"We've been left hanging, dangling in the air with very high medical bills, almost $3,000," Faris Beard of Belfast said Wednesday of the predicament she's in with her son, Brian Cuff, 19, one of nearly 30 people who felt ill on April 8.
PVC pipes were used to carry exhaust from heating units at the community college, but according to the city's investigation, one of the pipes was knocked aside and dislocated from a boot at the heater. The fixture had been held in place by a large hose clamp.
Cuff was one of a few who were sent to Maury Regional Medical Center from Marshall Medical Center. His mother is a registered nurse who works in the emergency room in Columbia. She was off duty when Cuff was received where she works.
"He was treated for carbon monoxide poisoning," Beard said. "They like to use the word exposure."
As instructed by college announcements, Cuff went to the school's Web site, printed out claim forms and reported he "was exposed to the gas for about three and a half hours before being evacuated by the fire department."
He was hospitalized "for 24 hours on oxygen to displace the carbon monoxide in my system," Cuff wrote to in his claim for damages.
Bills totaling $2,751.45 are now past due and collection agencies are calling for payment.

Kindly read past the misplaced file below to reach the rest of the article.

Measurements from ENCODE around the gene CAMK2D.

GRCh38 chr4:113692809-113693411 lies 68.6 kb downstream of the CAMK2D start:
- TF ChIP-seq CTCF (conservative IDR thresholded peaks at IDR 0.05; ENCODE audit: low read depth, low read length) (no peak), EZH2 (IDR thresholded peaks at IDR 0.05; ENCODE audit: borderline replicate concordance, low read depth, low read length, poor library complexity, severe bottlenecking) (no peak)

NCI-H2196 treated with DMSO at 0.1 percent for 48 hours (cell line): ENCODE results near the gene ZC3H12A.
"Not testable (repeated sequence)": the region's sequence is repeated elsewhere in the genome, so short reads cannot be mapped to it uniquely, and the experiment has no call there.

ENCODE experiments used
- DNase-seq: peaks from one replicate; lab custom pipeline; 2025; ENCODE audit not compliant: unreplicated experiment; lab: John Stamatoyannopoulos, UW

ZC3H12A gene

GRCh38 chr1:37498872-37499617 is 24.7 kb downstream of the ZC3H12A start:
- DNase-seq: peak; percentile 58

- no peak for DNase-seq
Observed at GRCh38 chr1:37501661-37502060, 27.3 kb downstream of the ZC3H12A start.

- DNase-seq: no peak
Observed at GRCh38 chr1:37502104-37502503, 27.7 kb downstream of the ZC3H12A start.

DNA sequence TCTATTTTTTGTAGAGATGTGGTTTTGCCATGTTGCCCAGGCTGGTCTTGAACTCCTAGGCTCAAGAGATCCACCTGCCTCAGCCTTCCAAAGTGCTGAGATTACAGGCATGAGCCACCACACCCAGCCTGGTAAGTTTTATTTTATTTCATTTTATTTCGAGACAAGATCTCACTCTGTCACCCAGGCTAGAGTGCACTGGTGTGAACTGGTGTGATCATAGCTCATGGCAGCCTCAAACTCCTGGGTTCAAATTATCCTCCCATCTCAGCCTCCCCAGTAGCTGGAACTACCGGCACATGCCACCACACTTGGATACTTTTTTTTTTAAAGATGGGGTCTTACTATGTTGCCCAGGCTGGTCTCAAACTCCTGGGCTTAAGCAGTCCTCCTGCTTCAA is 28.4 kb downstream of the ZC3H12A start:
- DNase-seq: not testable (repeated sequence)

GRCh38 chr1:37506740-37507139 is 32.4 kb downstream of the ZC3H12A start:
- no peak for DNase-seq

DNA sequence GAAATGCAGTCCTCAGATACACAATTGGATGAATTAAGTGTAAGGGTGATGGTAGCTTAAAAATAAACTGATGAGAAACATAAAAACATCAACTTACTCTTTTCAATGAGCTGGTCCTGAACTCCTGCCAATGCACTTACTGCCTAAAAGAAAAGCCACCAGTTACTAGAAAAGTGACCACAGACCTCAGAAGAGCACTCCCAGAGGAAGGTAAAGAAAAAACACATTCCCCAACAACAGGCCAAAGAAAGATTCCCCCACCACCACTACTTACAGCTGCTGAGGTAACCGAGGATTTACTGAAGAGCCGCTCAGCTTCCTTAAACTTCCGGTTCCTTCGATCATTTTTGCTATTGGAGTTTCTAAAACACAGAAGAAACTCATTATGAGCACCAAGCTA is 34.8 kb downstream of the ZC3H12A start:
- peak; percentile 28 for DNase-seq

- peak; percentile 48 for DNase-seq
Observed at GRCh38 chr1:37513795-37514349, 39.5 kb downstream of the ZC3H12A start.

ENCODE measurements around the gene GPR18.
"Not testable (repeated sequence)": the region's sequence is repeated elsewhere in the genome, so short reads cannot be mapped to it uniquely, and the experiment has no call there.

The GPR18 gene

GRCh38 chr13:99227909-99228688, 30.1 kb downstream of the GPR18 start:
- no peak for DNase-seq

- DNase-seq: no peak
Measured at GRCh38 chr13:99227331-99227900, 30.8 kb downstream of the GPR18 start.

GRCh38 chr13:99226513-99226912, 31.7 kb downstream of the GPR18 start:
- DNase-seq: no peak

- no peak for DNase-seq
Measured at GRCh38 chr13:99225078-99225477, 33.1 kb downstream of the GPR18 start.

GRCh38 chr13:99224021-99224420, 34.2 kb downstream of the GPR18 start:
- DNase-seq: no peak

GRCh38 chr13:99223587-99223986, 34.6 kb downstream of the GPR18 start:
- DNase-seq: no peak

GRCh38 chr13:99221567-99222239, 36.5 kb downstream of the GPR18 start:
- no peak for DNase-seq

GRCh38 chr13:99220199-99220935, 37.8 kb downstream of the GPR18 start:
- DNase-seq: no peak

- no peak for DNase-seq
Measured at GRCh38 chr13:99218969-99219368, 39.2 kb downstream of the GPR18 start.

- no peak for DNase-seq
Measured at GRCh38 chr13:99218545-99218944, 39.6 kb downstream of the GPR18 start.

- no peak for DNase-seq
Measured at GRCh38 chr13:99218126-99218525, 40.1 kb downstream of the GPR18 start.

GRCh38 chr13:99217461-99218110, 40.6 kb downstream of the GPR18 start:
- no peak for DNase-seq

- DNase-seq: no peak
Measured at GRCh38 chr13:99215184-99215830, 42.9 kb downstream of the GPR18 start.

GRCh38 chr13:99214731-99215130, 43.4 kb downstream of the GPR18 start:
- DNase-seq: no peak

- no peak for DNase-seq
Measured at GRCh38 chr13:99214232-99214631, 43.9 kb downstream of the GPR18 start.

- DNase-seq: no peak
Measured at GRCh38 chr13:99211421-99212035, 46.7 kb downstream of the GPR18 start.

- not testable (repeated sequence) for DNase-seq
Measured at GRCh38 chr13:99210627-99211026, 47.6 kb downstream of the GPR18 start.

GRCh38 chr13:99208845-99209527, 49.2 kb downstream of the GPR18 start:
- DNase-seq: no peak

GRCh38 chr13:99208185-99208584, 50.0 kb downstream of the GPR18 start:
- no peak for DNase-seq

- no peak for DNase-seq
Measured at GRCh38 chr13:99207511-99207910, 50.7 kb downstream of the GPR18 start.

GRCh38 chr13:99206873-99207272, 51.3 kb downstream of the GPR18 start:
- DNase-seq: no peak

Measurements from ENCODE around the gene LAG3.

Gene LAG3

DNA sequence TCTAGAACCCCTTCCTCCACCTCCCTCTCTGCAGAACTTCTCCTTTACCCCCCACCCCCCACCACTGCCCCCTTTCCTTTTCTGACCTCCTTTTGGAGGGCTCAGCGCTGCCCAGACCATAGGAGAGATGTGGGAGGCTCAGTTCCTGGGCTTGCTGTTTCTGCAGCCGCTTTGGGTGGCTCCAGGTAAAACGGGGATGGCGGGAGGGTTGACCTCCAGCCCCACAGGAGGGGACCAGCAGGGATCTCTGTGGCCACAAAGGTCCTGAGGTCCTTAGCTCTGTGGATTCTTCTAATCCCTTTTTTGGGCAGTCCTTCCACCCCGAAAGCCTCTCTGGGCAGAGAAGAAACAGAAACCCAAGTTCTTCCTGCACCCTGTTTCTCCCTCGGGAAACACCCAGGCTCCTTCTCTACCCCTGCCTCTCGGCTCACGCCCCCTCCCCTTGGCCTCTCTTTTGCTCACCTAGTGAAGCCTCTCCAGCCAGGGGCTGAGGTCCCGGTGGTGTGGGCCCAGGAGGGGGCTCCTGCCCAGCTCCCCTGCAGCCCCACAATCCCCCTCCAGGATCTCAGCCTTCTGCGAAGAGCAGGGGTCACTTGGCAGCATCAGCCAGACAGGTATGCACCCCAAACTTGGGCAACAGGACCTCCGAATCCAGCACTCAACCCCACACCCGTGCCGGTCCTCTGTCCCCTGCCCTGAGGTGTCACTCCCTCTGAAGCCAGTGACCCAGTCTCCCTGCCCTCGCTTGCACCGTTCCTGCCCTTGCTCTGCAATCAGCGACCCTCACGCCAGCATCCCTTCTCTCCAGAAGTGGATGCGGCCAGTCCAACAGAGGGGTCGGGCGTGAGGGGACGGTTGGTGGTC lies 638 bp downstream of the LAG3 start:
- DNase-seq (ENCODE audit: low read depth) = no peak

State Treasury Department Clams Examiner Jason Davis on July 15 acknowledged receipt of Cuff's request for payment of the medical bills, saying the state is denying the claim "because there is no evidence to indicate that any injury occurred that was proximately caused by the negligence of CSCC officials."
The building is owned by Lewisburg and it's responsible for the safety and maintenance of the building, Davis wrote, suggesting Cuff file a claim with the city. However, Davis said, Cuff could file a claim with the state Claims Commission within 90 days of the July 15 letter.
The Tennessee Claims Commission operates administrative law courts to deal with such matters before they're taken to civil court.
City Manager Eddie Fuller says the college building was constructed by the city and the county so the school could have a campus here but, generally, his position has been that there was some misuse of the building.
In April, he pointed to photos showing a lawnmower gas can was stored on the side of a ladder in the furnace room and both were leaning against an electric space heater. His interpretation of the situation is that someone working for the college knocked the exhaust pipe when moving the ladder in the room and as a result the gas was released. He also points out that a pressure washer was being stored in the room. It's not a storage room. It's a furnace room.
Lewisburg is insured through the Tennessee Municipal League's Risk Management pool, and Danya Feinstein, a claims adjuster for TML wrote to Cuff on Aug. 11 saying TML believes "the circumstances do not represent legal liability on the part of our insured (Lewisburg.)"
Beard's son, Cuff, isn't the only student facing such circumstances.